—original article removed at author’s request—
Next year will be the centenary of the formation of the RAF, leading to all kinds of celebrations of the service’s history, no doubt. The Battle of Britain, the dam busters raid, Black Buck…what you probably won’t hear is anyone arguing for the RAF to be disbanded. Which is a shame. Despite all the achievements, the time has definitely come to admit that the ‘indivisibility of air power’ is no longer relevant, if it ever was, and that there’s no reason for the RAF to exist any more – if there ever was.
So why now? The fact is that without a genuinely strategic role that only an independent air force can carry out, having such an independent air force is pointless and wasteful. The RAF currently exists to do a number of jobs – tactical strike on the battlefield, supporting the Navy at sea, carting stuff around, and spying on things. Since it lost the strategic nuclear deterrent role back in the 1960s, there is nothing the RAF does that has to be done by an independent air force.
It’s worth looking at why the RAF was created in the first place. With the First World War gearing up for a final showdown on the Western Front, most of the UK’s air power was focussed on that theatre. The Royal Naval Air Service had done so well with its resources that it had been roped in to support the Royal Flying Corps – whose job was largely to support the Army on the ground. The RNAS had developed air power arguably more innovatively and completely than the RAF – the RNAS was the first British air arm to develop strategic bombing with large, multi-engined aircraft, and many of the best British designs for engines and aeroplanes (such as the Sopwith Pup, Triplane and Camel, the Airco DH4 and the Bentley BR1 rotary) originated from Admiralty requirements. In the context of the climax of the land war in Europe, it made sense to combine these forces and put them under single command.
But this was only supposed to be a temporary arrangement, and with the end of the war and drastic reductions to forces, there was no reason other than politics to retain the single air force. Lord Trenchard, the RAF’s main cheerleader in government (who had only been offered the post as the result of a political spat between Lord Rothermere and Field Marshal Haig) quickly sought to find a way to make the RAF indispensible. He came up with ‘air control’ – a method of policing the far-flung territories of the British Empire from the air. This was initially thought to be effective (in reality it just tended to push trouble from one place to another, and created simmering resentment among people being bombed and strafed as well we exploited) but the main advantage was that it was much cheaper than using the Army. Trenchard fought off an effort in the early 1920s to give the Navy control of its own aviation, so withered had it already become under RAF control. Had this been successful, the Army would likely have also been given command of land based forces, and the RAF wound up. Unfortunately, Trenchard had the politicians’ ears still.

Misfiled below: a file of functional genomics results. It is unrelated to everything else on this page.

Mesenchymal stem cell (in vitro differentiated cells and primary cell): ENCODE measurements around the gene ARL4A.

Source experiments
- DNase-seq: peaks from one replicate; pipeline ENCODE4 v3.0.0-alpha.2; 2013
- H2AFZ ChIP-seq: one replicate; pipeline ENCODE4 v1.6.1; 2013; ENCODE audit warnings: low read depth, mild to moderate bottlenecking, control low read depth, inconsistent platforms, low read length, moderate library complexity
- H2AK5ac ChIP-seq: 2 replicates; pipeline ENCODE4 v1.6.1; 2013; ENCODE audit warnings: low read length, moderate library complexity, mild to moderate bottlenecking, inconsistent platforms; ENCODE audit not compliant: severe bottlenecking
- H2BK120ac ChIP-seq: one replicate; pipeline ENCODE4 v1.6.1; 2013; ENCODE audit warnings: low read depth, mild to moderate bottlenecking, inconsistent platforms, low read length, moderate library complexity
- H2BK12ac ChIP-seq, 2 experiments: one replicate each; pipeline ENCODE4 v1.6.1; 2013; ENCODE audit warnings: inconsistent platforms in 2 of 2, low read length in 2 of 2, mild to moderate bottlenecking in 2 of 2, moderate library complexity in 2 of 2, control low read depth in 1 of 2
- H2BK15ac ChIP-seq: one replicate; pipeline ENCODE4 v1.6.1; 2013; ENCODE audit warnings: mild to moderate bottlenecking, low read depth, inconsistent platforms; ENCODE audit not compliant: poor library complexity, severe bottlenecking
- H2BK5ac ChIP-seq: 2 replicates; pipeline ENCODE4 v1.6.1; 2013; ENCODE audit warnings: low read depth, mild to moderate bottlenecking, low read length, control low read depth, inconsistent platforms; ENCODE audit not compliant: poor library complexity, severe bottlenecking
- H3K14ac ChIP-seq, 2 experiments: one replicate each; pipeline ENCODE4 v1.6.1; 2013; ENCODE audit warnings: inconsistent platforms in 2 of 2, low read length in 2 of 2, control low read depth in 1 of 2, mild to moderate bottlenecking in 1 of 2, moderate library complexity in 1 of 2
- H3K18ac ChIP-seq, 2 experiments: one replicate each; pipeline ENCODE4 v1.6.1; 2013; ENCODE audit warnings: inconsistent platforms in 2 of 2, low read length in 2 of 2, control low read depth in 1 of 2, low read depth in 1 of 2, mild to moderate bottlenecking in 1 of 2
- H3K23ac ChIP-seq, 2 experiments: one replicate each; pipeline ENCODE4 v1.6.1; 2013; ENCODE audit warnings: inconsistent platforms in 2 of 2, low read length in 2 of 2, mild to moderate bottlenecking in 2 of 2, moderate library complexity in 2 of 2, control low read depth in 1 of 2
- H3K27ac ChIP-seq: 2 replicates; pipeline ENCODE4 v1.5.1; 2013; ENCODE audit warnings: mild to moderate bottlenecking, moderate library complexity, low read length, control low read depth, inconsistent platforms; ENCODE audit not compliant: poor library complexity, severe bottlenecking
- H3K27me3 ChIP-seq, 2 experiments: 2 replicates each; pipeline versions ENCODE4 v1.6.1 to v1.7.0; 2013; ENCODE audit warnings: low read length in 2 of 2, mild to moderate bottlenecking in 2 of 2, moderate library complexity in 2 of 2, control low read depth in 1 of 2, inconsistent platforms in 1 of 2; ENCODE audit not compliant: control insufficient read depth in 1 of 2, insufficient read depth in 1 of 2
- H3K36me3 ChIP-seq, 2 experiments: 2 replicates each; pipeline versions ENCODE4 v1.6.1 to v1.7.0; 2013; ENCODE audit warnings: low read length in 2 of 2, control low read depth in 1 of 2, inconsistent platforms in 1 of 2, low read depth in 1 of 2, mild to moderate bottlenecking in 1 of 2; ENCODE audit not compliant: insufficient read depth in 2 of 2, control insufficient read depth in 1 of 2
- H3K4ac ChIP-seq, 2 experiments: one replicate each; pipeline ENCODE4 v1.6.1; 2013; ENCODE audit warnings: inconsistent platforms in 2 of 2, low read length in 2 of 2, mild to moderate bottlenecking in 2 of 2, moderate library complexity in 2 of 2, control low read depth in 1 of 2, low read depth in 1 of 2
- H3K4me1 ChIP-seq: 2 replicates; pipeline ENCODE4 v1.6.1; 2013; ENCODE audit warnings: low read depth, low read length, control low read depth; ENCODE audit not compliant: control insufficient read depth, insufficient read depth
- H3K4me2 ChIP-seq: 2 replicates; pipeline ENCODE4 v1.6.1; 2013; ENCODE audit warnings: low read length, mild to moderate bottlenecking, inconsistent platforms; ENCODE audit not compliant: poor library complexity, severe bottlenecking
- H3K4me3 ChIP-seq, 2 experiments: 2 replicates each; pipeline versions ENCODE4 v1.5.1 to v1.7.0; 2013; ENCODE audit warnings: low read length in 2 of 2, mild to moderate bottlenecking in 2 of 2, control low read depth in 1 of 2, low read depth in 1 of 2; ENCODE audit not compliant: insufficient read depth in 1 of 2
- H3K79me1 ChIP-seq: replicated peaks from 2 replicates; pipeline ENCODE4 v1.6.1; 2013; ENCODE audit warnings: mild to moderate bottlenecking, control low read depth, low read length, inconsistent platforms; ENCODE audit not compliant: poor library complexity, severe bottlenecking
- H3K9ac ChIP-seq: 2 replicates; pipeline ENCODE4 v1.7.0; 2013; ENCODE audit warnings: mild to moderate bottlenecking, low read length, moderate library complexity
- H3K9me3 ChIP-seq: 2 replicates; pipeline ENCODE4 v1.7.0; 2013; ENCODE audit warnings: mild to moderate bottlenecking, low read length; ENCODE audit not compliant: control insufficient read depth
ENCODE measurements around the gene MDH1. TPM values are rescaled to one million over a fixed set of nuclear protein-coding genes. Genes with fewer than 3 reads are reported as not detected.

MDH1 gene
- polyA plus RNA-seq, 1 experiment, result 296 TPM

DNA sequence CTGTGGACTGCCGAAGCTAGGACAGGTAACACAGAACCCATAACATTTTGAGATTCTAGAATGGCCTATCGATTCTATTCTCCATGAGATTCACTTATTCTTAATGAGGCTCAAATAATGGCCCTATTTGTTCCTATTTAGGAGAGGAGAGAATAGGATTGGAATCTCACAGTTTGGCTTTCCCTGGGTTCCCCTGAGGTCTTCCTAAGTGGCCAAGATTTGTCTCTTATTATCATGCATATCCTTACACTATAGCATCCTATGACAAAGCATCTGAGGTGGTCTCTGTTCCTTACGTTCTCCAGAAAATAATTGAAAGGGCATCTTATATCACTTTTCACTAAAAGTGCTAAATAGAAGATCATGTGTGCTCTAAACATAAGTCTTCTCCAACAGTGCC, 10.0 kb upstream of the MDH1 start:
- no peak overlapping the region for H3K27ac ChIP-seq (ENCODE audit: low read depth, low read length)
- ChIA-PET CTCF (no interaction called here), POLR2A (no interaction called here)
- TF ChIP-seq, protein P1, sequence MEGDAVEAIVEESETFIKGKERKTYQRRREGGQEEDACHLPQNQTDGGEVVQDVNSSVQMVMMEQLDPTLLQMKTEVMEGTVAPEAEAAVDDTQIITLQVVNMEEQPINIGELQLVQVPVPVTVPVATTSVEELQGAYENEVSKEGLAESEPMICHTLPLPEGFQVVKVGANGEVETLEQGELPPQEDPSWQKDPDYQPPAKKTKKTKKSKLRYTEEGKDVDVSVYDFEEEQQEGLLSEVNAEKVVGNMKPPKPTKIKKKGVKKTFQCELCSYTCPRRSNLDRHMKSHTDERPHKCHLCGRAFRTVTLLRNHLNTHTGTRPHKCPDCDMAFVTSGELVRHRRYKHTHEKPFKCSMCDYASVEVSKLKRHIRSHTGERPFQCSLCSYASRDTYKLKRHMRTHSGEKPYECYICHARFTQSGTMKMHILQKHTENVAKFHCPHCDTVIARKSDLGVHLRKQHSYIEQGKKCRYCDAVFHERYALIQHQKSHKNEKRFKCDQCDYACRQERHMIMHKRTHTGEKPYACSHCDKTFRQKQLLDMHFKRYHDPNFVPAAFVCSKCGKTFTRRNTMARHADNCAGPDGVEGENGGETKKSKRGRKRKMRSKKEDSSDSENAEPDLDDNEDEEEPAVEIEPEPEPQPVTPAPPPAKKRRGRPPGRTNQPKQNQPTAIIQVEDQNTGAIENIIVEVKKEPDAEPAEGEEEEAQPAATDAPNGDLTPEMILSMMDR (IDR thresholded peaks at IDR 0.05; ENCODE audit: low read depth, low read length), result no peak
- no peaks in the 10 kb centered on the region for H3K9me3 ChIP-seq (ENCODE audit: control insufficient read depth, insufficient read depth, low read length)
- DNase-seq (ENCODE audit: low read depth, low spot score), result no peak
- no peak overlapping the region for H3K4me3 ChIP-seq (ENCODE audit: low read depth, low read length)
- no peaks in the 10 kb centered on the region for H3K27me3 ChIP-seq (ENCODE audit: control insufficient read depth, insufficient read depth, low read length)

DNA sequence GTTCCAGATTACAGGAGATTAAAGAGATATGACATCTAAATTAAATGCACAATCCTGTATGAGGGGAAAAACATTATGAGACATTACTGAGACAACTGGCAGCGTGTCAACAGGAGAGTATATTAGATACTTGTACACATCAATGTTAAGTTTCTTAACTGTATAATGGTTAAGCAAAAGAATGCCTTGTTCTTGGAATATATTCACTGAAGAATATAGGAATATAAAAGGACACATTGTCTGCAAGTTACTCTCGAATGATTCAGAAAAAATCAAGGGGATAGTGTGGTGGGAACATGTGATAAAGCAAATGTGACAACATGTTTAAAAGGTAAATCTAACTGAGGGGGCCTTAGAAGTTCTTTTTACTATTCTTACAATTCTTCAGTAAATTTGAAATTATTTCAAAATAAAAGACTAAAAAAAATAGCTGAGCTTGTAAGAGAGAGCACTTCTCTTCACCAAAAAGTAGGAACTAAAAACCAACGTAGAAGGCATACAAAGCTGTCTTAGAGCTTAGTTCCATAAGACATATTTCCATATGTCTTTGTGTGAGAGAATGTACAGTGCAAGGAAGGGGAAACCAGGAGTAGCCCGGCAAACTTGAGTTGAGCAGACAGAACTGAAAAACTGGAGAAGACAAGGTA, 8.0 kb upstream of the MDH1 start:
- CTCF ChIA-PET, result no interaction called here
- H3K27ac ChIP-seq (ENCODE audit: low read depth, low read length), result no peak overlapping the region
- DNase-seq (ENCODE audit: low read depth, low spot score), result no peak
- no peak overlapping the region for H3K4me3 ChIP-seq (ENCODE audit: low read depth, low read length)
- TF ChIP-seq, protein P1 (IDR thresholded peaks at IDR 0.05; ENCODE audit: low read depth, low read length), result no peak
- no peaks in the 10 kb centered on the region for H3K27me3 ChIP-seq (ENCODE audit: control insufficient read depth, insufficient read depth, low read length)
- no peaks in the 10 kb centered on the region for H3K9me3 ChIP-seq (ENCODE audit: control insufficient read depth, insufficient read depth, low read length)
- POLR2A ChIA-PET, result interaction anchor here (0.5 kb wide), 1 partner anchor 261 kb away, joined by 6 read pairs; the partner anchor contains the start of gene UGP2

Ever since, the RAF’s greatest success has been its continual ability to magic up jobs that only it can do, and persuade politicians of its unique ability to do them. The fact that it has had to do this at the expense of military aviation in other areas is constantly overlooked. By the beginning of WW2, Army Co-operation was eroded from the huge, complex operation of WW1 into a few squadrons of ridiculous Westland Lysanders which were shot to bits over France, and it took the rest of the war to build up a truly effective tactical air force that would have made more sense being under Army command in any case.
Even now the Army has had to put up with arbitrary limitations on the size of the helicopters it can operate because the RAF has persuaded Whitehall that anything bigger than a Lynx should be under its management. No other country has to work with this pointless and ludicrous division, and the UK should not have to any longer. It was long ago accepted that both the Army and the Navy need their own aviation divisions, in itself rendering much of the argument for an independent air force null and void.
The RAF has repeatedly knocked down naval aviation, leaving the Royal Navy to endlessly re-learn old lessons and make do on a shoestring, effectively killing or hamstringing naval air arms repeatedly since the First World War. The decision to kill the Harrier – conveniently the only fast jet that could operate from the Navy’s carriers – instead of the Tornado, and the Nimrod instead of the A400M in 2010 were merely the latest manifestations of this, and rumours abound that the RAF’s malign influence in the MoD continues to hamper the ailing CVF/Joint Combat Aircraft programme.
There are undoubtedly things the current RAF does well, such as tactical airlift. This is not an argument for retaining the RAF, merely for retaining the skills, personnel and organisation that currently make the function work. It could just as easily be transferred to the Army, as could the land-based fast jet force. The transfer of all the Merlin Mk.3 fleet to the Royal Navy shows that it is perfectly possible to divest the RAF of parts of its portfolio without harming effectiveness – so why not do so with the whole RAF? There is nothing the RAF currently does that would not be done as well or better under Army or Navy control, and it would end at a stroke the 100 years of politicking that has compromised UK forces too much. RAF – RIP.
— Mark Taunton